That's a stupid question, it's named "Durable" in the title.
There is a provision in the Power of Attorney that says "this is a durable power of attorney."
There is a provision in the Power of Attorney that states this Power of Attorney shall remain in effect regardless of the capacity of the principal.
The Power of Attorney is laminated so it cannot be destroyed.
A POA must be specific.
A POA must be durable.
The use of the POA must be approved by Barbara prior to closing.
Escrow must talk to the POA principal to determine why the POA's use is necessary.
A POA principal must be physically unable to attend the closing.
The POA agent should simply sign the POA principal's name for the POA principal.
The POA agent should just simply sign POA agent's name.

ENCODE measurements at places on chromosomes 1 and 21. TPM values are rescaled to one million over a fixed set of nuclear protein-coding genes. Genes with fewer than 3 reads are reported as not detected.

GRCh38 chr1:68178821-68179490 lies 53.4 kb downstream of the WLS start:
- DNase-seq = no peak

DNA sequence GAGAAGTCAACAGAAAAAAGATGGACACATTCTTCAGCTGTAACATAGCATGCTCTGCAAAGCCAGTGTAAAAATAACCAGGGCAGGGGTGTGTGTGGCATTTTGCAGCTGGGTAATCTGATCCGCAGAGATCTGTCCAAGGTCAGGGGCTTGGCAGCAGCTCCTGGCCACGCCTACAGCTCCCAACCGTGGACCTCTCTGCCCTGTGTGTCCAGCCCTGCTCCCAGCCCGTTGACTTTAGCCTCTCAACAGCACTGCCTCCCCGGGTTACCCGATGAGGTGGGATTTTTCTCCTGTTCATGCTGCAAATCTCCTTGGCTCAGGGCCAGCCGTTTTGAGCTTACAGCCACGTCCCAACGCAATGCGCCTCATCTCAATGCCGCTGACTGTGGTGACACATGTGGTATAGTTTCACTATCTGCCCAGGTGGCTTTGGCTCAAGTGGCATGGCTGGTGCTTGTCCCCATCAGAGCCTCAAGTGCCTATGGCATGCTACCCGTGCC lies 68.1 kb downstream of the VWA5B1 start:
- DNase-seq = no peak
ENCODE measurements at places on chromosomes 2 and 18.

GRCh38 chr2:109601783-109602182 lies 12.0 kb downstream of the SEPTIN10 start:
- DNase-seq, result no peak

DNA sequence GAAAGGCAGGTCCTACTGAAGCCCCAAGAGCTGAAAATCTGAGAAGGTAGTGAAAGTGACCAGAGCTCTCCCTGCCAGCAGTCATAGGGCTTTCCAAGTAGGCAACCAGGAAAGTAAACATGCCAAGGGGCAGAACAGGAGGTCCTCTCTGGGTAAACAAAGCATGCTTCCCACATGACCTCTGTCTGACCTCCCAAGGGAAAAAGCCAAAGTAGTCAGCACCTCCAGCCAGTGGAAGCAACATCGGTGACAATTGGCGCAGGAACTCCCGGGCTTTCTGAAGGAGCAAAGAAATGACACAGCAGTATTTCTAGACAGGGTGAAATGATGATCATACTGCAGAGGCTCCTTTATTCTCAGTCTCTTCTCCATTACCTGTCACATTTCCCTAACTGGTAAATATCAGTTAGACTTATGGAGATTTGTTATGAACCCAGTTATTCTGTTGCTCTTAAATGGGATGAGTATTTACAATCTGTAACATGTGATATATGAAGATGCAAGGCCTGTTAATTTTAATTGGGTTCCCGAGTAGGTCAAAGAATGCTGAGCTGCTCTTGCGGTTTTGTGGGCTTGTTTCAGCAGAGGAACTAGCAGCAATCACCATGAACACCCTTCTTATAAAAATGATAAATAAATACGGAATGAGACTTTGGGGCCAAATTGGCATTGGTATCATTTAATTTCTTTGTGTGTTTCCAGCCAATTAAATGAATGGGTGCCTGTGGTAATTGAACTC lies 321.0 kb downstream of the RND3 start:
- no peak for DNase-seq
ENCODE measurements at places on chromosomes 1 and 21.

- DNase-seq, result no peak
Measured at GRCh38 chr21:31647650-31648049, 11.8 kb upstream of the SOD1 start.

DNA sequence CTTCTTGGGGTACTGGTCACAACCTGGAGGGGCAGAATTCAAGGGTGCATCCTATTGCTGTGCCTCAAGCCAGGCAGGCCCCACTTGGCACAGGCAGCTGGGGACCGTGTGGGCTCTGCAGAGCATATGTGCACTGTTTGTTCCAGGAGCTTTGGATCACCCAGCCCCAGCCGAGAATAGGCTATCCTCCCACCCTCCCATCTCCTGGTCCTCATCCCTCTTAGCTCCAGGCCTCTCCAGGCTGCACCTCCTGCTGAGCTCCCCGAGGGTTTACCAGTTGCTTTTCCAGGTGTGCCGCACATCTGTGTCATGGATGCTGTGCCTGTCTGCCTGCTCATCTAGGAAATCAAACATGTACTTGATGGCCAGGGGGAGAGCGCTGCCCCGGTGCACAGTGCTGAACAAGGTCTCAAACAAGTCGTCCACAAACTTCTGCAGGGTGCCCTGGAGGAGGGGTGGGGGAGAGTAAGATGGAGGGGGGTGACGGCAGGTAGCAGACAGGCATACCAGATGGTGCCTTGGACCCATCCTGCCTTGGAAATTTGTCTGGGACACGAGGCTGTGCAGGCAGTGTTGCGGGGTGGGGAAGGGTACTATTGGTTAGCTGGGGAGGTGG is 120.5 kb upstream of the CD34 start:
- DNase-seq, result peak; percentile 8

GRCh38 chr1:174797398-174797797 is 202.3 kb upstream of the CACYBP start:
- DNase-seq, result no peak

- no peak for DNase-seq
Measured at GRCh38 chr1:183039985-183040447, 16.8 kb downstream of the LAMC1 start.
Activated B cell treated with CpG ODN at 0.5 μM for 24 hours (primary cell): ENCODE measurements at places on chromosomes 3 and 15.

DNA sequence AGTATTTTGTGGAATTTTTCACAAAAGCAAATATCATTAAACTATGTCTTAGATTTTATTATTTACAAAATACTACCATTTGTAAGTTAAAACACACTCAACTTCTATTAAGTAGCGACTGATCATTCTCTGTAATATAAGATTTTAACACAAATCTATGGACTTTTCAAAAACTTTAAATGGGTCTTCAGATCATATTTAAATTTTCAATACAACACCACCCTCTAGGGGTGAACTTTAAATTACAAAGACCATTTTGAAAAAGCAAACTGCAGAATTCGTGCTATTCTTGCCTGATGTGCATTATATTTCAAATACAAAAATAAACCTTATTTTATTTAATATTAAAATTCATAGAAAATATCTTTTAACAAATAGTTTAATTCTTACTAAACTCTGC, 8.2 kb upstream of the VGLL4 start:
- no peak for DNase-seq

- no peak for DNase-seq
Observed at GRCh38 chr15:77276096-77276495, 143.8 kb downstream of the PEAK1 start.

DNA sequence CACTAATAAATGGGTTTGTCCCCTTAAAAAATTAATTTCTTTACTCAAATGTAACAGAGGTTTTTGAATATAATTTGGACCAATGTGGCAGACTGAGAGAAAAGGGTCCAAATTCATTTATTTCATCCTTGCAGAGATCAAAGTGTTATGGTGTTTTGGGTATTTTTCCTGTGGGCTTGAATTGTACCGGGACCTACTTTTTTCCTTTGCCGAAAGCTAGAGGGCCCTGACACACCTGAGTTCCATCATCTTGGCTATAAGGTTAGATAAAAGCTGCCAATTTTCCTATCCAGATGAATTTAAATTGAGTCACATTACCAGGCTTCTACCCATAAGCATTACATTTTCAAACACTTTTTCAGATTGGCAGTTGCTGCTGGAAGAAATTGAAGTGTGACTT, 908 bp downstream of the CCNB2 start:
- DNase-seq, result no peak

The POA agent should sign the POA agent's name and then write "as his/her attorney-in-fact."
The POA agent should sign the POA agent's name and then write "for [POA principal]."
Escrow should always check with the lender to see if the lender has a preference for how the documents are signed by the POA agent.
Refuse to close the POA because it is general and not specific.
Refuse to close because the POA is not an original.
Refuse to close because the POA is stale (over one year old).
Contact the POA principal to find out if the principal can sign a new, specific POA.